We found a spot out on third point, past the Cantina and its exorbitant rates of 100 pesos ($10 US) per night per person to camp. Yeah right! The last thing I’m going to do in Mexico is pay a gringo to camp amongst disease carrying flies and grommets on ATVs.
Waking up the next morning, our fears were realized as we looked out onto onshore, knee-high slop. Oh well, lesson learned, again. At least we had a nice place to camp on the bluff overlooking 3rd point… at least for now. The following morning we were informed by Tito the policia that we could not camp there, or on Zona Federal (Federal land).
The swell did improve a bit later, and we managed to find some fun rides, perfect for the fun shape and the sinlge fin.
It seems that everywhere there are waves to be ridden and money to be made, a bittersweet dilemma exists; that between development and preservation. I guess it is inevitable, “progress”. Though it is hard for me not to be jaded, having traveled extensively in Central America, and seeing developments devour the land. The speculation by foreign investment drives the price of the land up, and the locals can no longer afford to buy it, and they are enticed by the high prices to sell their own, forcing them into cities or unproductive plots.
San Juanico is no exception, and is perhaps the best example in Baja of this dilemma. There are a lot of gringos here, some for the summer and a few for good. Trailers and haciendas line the point, and legal battles over the right to profit underlie the tranquil setting.
Though I don’t think the Mexicans mind much. After all, they are profiting too. Land that was selling for $15K US a few years ago is now worth $150K. I was offered two properties by the man selling gas, only $35K for 100 some square meters of barren, wind-blown desert. What a bargain! I guess everyone wins…
The main issue in my opinion is the long-term sustainability of the town. Water is a premium, and is pumped from one well. Rain is infrequent, if it happens at all. Yet the toilets in town are the flush type, leaching that precious elixir of life into the ground, carrying our feces with it.
Still, life is good for most. Food is available. Beer is a complement to meals. Everyone has a car. San Juanico is rich by Mexican standards, and only stands to get richer as the gringos gobble up the point for their Mexican getaways. This presents a great opportunity for sensible design, an example that can be duplicated in communities with greater need. The kinks could be worked out here, where there are more resources and time for experimentation.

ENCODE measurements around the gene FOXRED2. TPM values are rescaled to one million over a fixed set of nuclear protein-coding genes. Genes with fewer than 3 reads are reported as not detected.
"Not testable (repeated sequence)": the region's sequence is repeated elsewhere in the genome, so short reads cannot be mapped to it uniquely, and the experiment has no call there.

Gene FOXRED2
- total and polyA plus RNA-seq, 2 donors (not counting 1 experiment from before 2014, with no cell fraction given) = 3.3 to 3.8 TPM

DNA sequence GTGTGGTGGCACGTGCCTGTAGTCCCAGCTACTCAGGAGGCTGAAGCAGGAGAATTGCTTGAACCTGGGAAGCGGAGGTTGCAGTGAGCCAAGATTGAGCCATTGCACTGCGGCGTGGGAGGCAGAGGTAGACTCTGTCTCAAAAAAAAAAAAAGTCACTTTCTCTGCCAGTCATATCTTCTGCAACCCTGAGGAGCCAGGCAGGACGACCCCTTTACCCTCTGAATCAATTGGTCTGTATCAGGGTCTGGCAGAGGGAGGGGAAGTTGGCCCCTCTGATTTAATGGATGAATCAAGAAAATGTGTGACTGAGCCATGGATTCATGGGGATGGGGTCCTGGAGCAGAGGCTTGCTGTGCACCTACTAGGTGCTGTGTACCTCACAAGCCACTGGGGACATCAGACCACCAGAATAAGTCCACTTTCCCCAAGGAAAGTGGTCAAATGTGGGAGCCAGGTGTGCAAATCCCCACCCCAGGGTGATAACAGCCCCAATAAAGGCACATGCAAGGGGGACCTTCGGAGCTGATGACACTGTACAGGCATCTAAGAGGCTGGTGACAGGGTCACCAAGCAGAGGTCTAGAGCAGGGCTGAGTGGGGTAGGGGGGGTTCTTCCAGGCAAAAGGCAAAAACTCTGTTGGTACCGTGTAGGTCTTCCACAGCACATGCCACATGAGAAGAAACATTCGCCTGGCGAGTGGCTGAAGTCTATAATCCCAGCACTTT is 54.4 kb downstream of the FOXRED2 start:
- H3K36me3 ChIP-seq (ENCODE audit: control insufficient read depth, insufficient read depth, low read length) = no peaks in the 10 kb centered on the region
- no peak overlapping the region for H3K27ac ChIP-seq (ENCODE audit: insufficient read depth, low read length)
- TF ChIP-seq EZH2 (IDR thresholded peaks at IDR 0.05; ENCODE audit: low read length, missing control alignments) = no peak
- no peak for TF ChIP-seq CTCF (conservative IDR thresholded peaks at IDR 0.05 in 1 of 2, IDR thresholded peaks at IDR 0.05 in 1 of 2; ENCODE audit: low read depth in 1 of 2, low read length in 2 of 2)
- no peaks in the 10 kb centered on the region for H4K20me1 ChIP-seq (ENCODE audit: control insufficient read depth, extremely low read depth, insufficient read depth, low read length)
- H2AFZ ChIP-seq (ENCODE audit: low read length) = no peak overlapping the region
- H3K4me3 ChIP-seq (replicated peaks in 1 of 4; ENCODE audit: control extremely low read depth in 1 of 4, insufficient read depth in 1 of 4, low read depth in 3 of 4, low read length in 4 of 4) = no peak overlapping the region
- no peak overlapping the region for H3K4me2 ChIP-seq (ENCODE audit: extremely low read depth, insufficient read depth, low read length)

Human waste can be converted into soil by red worms, or turned into methane for electricity and cooking fuel. Water can be harvested from the marine layer with fog screens, and re-used as many times as possible. Wind breaks of nitrogen fixing trees can be planted to shelter fruit trees raised on grey water, and perennial vegetables can be grown under those. Surf boards can be constructed from agave stalks grown right on the point. Lots of potential!
Yesterday we visited one such site taking advantage of that potential. Howard "Howie" Lange has started a small-scale organic farm here in San Juanico, selling fresh fruits and vegetables to the locals and gringo transplants. He can grow year-round here, producing lettuce, chard, tomatoes, cucumbers, zucchini, melons, and strawberries! They sell every leaf, generating enough income after only one season to hire one full time and another half time employee. The soil is amended with worm compost, made from the castings of red worms fed with horse manure and food scraps.
Many thanks to Mike Kuntz for hosting us at his Baja Bungalow Art Compound, and his very gregarious good hospitality and humor. He is a true living surf legend, traveling the world before most were off the couch, finding unridden waves and getting 57 second nose rides. He has created quite an oasis here in the desert, and you can find him at Second point when it is going off.
Stanley’s Surf Shack right off first point. We had a great session riding mini perfection at Firsts, and then returned to eat fresh Yellowtail caught by locals with the help of Drake. There was quite a crew of us, including Bo and Drake Stanley, Mary Osbourne, Haley and Sierra from Santa Cruz, Jaime from SLO, Kirra from SoCal, and Tim and Evan from Patagonia in Ventura.
Muchas Gracias Amigos y Amigas!
We are now journeying South towards Cabo San Lucas and the East Cape, exploring the coast as we go, making new friends and riding new waves. Paz!